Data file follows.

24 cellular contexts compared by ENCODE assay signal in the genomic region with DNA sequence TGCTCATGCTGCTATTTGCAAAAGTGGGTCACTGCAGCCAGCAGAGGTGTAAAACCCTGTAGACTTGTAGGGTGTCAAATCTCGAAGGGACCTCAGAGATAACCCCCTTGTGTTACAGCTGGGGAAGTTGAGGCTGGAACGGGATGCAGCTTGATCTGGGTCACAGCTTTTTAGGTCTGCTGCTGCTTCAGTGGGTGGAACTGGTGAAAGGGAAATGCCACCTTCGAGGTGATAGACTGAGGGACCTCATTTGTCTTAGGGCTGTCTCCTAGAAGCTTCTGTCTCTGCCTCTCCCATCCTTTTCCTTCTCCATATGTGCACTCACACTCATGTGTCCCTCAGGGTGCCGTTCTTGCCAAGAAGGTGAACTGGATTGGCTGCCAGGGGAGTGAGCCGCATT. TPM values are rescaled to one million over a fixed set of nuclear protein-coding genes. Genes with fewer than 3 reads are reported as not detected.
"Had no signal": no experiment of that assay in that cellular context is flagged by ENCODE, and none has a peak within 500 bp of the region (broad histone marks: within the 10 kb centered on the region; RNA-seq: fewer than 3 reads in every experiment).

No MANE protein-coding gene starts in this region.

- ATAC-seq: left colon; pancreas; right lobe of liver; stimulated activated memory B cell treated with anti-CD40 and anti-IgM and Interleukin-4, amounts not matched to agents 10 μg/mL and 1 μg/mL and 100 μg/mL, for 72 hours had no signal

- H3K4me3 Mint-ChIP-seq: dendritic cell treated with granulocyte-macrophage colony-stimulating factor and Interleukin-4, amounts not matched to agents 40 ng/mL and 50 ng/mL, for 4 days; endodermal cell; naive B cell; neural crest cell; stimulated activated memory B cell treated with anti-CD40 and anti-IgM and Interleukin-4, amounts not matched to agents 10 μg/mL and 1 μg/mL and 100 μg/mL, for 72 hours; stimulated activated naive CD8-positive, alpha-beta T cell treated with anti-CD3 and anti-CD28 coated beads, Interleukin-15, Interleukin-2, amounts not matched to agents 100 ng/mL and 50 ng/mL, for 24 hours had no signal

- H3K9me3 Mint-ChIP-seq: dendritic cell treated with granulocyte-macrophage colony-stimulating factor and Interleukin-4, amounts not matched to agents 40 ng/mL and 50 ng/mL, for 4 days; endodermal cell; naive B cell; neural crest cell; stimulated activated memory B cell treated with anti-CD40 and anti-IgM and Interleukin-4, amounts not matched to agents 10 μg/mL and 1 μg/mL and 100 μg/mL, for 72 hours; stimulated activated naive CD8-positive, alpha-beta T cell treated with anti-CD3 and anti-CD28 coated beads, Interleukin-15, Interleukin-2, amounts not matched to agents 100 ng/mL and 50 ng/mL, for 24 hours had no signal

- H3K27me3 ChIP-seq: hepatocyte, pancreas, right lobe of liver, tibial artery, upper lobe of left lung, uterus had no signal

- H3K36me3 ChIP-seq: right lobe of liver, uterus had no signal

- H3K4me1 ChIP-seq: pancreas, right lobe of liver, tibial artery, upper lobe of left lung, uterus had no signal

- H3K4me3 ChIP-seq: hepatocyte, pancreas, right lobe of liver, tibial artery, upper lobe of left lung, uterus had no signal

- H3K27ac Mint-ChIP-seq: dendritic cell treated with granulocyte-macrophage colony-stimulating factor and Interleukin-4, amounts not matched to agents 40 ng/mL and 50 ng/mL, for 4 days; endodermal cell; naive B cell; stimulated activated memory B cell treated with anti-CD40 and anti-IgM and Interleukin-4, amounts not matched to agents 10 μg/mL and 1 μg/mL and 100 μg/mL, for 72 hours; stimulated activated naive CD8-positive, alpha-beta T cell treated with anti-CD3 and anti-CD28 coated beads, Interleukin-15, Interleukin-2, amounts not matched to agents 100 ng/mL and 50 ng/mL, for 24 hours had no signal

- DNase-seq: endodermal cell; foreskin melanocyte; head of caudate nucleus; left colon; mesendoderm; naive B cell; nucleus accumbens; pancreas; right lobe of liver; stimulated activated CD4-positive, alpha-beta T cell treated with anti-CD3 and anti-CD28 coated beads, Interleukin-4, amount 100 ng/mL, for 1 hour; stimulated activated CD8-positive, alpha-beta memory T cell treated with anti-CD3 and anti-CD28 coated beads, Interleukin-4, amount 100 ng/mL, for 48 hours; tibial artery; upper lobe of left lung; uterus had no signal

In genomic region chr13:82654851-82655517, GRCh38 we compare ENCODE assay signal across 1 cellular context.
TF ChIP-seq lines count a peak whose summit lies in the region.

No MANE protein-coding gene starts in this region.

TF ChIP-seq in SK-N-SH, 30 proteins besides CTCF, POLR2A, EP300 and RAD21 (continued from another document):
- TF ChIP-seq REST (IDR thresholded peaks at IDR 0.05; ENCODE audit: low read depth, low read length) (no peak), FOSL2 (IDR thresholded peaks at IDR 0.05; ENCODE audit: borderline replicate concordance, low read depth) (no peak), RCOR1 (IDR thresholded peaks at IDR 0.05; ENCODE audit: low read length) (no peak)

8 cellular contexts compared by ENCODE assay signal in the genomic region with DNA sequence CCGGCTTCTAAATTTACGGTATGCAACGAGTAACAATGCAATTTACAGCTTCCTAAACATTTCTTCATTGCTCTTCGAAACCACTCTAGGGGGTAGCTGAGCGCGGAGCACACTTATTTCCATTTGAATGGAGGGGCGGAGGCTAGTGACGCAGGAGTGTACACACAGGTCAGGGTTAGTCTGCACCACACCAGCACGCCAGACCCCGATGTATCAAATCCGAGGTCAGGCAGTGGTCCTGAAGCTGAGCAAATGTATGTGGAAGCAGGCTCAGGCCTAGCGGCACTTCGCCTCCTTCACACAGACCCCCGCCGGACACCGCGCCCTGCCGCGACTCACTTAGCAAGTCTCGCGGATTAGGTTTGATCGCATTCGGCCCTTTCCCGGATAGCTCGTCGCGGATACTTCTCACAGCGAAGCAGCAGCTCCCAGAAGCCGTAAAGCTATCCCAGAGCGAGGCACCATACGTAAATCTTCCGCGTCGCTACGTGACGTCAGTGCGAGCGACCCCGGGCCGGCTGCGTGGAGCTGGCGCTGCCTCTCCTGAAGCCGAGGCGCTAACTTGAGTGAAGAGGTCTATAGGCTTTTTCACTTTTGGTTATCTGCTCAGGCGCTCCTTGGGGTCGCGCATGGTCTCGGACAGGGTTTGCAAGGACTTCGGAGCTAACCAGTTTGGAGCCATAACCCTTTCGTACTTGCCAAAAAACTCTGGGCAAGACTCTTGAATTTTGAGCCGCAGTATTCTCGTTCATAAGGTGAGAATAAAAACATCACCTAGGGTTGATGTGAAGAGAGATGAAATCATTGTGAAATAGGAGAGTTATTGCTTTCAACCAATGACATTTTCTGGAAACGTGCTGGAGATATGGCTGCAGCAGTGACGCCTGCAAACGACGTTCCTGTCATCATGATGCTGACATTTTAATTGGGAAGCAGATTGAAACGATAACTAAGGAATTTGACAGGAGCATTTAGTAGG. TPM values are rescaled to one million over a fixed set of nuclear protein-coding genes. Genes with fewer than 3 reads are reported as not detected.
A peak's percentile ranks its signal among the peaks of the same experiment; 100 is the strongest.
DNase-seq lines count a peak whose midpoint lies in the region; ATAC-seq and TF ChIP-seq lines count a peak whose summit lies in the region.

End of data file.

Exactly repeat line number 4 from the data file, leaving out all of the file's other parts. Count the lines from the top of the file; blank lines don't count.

- ATAC-seq: left colon; pancreas; right lobe of liver; stimulated activated memory B cell treated with anti-CD40 and anti-IgM and Interleukin-4, amounts not matched to agents 10 μg/mL and 1 μg/mL and 100 μg/mL, for 72 hours had no signal